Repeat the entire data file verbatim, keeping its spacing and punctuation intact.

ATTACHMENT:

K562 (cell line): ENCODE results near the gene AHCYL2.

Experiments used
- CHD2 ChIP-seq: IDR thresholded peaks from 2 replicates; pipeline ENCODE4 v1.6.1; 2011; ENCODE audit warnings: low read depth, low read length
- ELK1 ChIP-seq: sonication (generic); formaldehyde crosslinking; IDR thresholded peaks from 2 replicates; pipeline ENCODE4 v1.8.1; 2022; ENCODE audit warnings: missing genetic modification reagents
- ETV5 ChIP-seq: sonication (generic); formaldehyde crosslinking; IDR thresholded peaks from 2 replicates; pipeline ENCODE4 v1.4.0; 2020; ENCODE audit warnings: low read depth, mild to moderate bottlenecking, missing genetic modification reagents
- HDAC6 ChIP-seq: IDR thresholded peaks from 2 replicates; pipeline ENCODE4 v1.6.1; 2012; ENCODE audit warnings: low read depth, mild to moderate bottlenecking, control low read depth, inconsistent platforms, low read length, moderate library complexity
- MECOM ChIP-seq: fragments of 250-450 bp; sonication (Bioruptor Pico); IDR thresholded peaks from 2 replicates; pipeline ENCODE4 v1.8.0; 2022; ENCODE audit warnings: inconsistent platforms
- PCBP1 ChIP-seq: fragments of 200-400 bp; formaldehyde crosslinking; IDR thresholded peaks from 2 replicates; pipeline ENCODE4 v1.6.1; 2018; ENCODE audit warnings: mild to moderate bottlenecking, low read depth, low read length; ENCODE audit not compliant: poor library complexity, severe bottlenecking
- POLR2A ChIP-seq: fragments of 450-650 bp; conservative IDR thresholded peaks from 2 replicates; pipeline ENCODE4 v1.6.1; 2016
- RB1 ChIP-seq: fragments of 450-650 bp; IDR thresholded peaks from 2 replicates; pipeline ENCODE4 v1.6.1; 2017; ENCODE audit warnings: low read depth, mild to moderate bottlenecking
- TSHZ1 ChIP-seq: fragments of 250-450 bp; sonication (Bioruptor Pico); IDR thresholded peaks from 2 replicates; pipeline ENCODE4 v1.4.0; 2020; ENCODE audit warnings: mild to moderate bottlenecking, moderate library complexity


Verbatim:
K562 (cell line): ENCODE results near the gene AHCYL2.

Experiments used
- CHD2 ChIP-seq: IDR thresholded peaks from 2 replicates; pipeline ENCODE4 v1.6.1; 2011; ENCODE audit warnings: low read depth, low read length
- ELK1 ChIP-seq: sonication (generic); formaldehyde crosslinking; IDR thresholded peaks from 2 replicates; pipeline ENCODE4 v1.8.1; 2022; ENCODE audit warnings: missing genetic modification reagents
- ETV5 ChIP-seq: sonication (generic); formaldehyde crosslinking; IDR thresholded peaks from 2 replicates; pipeline ENCODE4 v1.4.0; 2020; ENCODE audit warnings: low read depth, mild to moderate bottlenecking, missing genetic modification reagents
- HDAC6 ChIP-seq: IDR thresholded peaks from 2 replicates; pipeline ENCODE4 v1.6.1; 2012; ENCODE audit warnings: low read depth, mild to moderate bottlenecking, control low read depth, inconsistent platforms, low read length, moderate library complexity
- MECOM ChIP-seq: fragments of 250-450 bp; sonication (Bioruptor Pico); IDR thresholded peaks from 2 replicates; pipeline ENCODE4 v1.8.0; 2022; ENCODE audit warnings: inconsistent platforms
- PCBP1 ChIP-seq: fragments of 200-400 bp; formaldehyde crosslinking; IDR thresholded peaks from 2 replicates; pipeline ENCODE4 v1.6.1; 2018; ENCODE audit warnings: mild to moderate bottlenecking, low read depth, low read length; ENCODE audit not compliant: poor library complexity, severe bottlenecking
- POLR2A ChIP-seq: fragments of 450-650 bp; conservative IDR thresholded peaks from 2 replicates; pipeline ENCODE4 v1.6.1; 2016
- RB1 ChIP-seq: fragments of 450-650 bp; IDR thresholded peaks from 2 replicates; pipeline ENCODE4 v1.6.1; 2017; ENCODE audit warnings: low read depth, mild to moderate bottlenecking
- TSHZ1 ChIP-seq: fragments of 250-450 bp; sonication (Bioruptor Pico); IDR thresholded peaks from 2 replicates; pipeline ENCODE4 v1.4.0; 2020; ENCODE audit warnings: mild to moderate bottlenecking, moderate library complexity